This book is by Emma Mansfield, not David Meneer. Not sure how to report this error to Goodreads, but felt the need to give credit where credit was duThis book is by Emma Mansfield, not David Meneer. Not sure how to report this error to Goodreads, but felt the need to give credit where credit was due. A great little book of factoids about Cornwall. As someone who is moving there in a month's time, it was a lot of fun to scratch the surface of a few fun statistics and other things. Not a book of any sort of depth and will quickly become outdated. An Internet search would likely ping back a lot of the information but there are a few deeper gems hidden throughout. A fantastic reference in the back for interesting contacts in Cornwall that I am dearly hoping are still relevant....more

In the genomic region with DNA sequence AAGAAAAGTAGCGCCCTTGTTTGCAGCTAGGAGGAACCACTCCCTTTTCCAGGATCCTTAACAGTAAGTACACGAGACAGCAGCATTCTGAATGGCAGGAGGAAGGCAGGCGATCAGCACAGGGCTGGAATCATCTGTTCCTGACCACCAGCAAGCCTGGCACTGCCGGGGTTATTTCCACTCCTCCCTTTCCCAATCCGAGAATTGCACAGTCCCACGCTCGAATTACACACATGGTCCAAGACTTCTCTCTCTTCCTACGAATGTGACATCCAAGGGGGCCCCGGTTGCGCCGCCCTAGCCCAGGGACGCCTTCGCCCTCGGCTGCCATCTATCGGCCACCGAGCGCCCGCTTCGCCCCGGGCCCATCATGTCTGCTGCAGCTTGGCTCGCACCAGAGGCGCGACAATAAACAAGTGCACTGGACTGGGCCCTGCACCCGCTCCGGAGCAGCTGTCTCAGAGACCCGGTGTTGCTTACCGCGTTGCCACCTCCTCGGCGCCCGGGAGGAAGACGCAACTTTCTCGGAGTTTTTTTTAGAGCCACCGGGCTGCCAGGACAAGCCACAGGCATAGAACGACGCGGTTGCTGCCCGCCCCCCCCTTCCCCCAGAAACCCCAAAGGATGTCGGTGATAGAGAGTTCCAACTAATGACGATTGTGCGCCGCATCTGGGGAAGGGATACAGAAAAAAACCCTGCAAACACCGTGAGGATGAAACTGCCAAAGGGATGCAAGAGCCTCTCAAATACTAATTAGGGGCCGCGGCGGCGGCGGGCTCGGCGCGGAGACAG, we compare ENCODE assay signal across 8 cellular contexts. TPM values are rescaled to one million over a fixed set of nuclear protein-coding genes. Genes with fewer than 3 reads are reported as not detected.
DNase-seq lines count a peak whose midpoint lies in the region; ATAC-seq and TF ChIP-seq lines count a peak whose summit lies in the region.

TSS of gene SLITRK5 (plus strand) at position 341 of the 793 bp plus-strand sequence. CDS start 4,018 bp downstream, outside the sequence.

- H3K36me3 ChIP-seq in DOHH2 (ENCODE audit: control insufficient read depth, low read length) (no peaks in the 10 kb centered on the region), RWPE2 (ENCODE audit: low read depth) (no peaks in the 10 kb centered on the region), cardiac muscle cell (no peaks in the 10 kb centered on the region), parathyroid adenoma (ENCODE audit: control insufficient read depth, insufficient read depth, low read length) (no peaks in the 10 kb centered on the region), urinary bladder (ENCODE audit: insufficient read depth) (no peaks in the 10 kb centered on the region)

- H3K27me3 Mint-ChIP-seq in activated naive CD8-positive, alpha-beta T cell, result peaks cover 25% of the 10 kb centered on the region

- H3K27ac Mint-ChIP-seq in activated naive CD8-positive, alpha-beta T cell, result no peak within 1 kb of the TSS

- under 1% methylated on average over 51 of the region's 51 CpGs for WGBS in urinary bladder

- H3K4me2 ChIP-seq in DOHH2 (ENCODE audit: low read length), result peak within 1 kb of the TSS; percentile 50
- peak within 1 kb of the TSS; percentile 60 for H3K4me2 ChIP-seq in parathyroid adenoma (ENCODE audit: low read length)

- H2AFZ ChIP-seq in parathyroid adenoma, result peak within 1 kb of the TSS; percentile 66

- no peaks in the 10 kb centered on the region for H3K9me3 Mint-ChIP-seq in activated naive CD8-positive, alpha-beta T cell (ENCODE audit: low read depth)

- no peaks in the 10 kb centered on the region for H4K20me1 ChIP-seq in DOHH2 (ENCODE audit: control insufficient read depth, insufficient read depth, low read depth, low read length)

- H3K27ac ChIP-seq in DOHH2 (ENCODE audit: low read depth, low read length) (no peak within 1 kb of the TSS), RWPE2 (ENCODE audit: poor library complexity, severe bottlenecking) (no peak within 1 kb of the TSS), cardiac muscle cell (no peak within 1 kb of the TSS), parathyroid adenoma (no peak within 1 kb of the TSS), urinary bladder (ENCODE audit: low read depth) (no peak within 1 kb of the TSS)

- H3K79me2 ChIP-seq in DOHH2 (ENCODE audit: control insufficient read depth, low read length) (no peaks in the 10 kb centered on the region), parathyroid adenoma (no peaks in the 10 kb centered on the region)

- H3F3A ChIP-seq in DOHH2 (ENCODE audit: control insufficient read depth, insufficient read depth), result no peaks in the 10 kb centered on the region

This is DC Moore's first play, and it shows. While the dialogue and witticisms are believable enough, the overall arc of the story is seriously lackinThis is DC Moore's first play, and it shows. While the dialogue and witticisms are believable enough, the overall arc of the story is seriously lacking. While the bigger issue here is clearly racism, one has to stretch quite a bit to make that out in Moore's play, which more closely resembles a narcissistic diary entry by leading man Frank. The play is overrun by unbelievable characters and superficial justifications/explanations for Frank's behaviour. He is a failure in school but has an unbelievable awareness of how lucky other boys are to be intellectually gifted, even asking one boy for an essay to read in exchange for weed - which he reads on the spot, supposedly so engrossed in it that he forgets why the other boy is even there. I found this incredibly patronising and altogether outside of the bounds of reality. Emma, a fellow white Brit, sleeps with Frank and it is hinted at that this is more out of pity than actual sexual attraction but is left pretty unexplained - which was one of many times I felt like Moore just did not have a handle on female characters whatsoever. Mamta's character in particular made very little sense to me, swinging from one extreme to another in a matter of a few moments and never even hinting at any explanation for most of her actions. If Moore was attempting to uncover the paradigm of racism/identity in Britain, which would seem the obvious point of a story revolving around an unlikeable white supremacist twat, then I'd say he failed pretty miserably. Perhaps a story digging into the intricacies, culture and misinformation behind something as complex as race relations wasn't the best choice of material for a 25 year old white male playwright's first play. It did very little justice to any myriad of situations arising in today's race wars and contributed very little to any real discussions being had. Moore was, however, able to blend subtle themes of classism, sexism, homosexuality and discarded youth into his play fairly seamlessly, which is where my second star lands. He is no doubt a capable playwright, and I would be happy to try and read one of his more developed plays....more